Nothing about us without us! How to fulfill participation

Friday, November 1, 2013
First author:
nancy Lievyns
Symposium:
Workshop: Experiental Knowledge
Type:
Oral
Organisations

GRIP vzw, Brussel, Belgium

All authors:

Nancy Lievyns

Stream:
Workshops
Keywords:
Disability experience, experienced knowledge, participation, Disability Studies

Our aim is to explore the concept ‘experiential knowledge (EK) and the importance of  EK in Disability Studies.The abstract is based on our presentation at the ‘Nothing about us without us! Conference’, Louvain 2009. It was the result of an internal consultation with GRIP volunteers working on EK.

Historically society was built by people without a disability. People without a disability organized research and social work. People with a disability had no voice. And still haven’t one. Nevertheless people with a disability have an interesting view on disability, starting from their experience.

We at GRIP are convinced that it is a human right for people with disabilities to take part at all levels of society. We are all born in the same world. We all have the right to contribute to our world. So it’s our right to claim the recognition of our disability experience a.o. on the field of research and social work. We work hard for more experiential knowledge (EK) in a.o. research and social work.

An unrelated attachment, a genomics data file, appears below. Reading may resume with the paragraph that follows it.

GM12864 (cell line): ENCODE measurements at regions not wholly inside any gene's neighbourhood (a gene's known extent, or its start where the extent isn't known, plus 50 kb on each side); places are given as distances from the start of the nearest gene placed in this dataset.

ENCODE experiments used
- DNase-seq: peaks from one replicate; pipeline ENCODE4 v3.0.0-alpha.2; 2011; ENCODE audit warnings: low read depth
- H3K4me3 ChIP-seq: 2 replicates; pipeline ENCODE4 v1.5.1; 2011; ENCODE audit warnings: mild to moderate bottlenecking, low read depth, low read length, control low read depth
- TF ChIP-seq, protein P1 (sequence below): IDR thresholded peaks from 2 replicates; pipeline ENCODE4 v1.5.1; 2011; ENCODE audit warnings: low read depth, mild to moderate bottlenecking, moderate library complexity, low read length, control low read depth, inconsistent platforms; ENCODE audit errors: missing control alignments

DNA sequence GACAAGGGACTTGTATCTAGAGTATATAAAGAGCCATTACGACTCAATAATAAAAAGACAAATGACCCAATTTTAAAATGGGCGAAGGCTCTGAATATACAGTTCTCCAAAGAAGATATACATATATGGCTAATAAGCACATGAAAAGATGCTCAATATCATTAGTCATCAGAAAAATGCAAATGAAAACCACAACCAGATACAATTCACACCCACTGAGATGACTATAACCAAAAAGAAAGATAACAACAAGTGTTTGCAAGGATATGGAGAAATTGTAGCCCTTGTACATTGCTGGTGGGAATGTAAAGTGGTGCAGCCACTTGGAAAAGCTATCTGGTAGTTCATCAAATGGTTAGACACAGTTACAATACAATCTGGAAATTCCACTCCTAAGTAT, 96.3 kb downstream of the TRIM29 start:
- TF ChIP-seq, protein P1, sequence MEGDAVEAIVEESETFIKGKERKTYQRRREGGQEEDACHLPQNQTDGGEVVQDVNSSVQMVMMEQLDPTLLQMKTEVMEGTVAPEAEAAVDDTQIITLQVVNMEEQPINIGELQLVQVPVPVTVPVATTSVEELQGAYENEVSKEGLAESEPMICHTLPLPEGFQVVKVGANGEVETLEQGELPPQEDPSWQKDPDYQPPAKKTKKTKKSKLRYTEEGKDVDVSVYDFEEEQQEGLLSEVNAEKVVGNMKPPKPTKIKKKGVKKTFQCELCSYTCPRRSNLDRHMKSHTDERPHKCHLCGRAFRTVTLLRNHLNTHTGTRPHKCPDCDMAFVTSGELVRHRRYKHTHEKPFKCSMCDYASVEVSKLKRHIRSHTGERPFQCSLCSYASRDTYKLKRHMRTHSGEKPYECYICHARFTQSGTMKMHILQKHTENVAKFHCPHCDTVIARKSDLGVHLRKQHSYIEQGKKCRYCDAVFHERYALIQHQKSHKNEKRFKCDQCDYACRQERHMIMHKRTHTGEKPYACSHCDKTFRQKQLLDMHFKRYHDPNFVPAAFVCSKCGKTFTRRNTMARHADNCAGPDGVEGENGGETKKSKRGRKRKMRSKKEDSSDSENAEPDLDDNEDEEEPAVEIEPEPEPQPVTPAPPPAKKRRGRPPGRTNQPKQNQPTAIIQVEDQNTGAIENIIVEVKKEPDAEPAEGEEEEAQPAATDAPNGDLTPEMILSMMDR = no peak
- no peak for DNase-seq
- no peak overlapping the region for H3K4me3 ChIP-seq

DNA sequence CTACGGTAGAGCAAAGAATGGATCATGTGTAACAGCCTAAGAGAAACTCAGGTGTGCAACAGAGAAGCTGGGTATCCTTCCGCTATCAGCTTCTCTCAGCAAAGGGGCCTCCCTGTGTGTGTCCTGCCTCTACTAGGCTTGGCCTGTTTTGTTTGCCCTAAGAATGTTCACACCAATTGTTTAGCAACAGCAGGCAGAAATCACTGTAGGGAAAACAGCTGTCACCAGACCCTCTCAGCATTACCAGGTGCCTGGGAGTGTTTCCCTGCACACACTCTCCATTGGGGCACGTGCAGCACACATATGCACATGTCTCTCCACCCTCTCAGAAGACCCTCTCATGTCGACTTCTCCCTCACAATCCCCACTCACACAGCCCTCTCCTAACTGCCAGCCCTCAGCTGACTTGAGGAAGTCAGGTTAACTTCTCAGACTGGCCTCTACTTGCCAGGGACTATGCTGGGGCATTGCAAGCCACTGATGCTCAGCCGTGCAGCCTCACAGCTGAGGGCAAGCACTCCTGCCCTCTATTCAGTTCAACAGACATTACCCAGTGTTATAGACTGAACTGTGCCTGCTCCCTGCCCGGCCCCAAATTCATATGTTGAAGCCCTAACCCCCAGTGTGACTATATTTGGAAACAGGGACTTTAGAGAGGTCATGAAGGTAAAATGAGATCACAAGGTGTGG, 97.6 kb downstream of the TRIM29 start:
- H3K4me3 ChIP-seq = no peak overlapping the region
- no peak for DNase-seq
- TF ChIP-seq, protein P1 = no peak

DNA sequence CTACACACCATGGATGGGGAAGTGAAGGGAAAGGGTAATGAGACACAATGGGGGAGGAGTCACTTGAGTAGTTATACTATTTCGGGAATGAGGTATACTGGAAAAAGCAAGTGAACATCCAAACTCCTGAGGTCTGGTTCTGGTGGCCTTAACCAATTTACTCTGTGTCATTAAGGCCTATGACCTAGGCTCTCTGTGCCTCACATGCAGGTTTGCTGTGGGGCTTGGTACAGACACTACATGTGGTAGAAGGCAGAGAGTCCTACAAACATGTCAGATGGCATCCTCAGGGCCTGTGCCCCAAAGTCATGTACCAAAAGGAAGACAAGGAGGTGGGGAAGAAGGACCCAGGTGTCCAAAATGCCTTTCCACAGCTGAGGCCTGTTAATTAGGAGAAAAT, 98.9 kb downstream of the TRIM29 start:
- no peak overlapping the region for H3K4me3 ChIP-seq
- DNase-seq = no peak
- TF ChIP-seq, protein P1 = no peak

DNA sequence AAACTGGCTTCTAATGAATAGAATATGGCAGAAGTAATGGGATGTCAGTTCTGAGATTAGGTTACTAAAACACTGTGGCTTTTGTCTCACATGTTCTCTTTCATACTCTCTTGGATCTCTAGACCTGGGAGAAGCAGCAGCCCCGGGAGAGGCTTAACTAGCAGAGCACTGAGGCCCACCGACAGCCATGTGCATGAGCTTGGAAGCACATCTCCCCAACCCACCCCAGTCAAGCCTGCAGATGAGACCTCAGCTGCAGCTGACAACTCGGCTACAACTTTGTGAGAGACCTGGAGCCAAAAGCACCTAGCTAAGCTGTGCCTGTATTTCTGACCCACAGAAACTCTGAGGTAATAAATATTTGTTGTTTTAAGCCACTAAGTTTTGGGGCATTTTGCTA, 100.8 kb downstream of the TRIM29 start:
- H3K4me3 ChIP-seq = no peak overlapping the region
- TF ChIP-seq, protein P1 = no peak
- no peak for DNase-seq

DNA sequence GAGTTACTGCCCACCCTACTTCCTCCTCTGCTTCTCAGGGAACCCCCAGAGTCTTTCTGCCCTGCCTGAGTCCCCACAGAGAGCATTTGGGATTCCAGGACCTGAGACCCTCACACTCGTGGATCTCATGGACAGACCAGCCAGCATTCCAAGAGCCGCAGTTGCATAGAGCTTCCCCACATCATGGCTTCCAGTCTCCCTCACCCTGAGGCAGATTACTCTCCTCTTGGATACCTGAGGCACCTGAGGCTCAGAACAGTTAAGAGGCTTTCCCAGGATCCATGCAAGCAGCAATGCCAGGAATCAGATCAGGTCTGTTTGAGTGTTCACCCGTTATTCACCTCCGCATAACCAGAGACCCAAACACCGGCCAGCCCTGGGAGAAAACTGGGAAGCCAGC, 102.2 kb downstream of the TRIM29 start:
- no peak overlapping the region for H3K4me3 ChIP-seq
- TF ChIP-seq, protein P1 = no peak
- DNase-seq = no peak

Before we can use experiential knowledge, it is important to have a unambiguous definition of the concept.

Research is important in the construction of society. It can make all the difference. So we plead for Disability Studies. In Disability Studies people with a disability must be involved. The main question is how to realize participation of people with a disability in research programmes. How can we evolve from a suffering object to a leading subject? What does the input of experiential knowledge mean for research objectivity? And how can we guarantee that everyone can take part? Or can only people with an academic title take part in research? Which competences are needed to put in your disability experience? How can we, as persons with a disability, take leadership in research programmes?

We, as persons with a disability, have a unique disability experience that leads to disability identity and a disability world view. Our perspective is essential if we are to come to a society that respects any form of diversity. That is why we strive for the recognition of experiential knowledge. In dialogue, experiential knowledge and professional expertise reinforce one another. Without a clear framework, experiential knowledge does not have any strength. For everyone to be given the opportunity to use experiential knowledge it is imperative that a number of preconditions are met.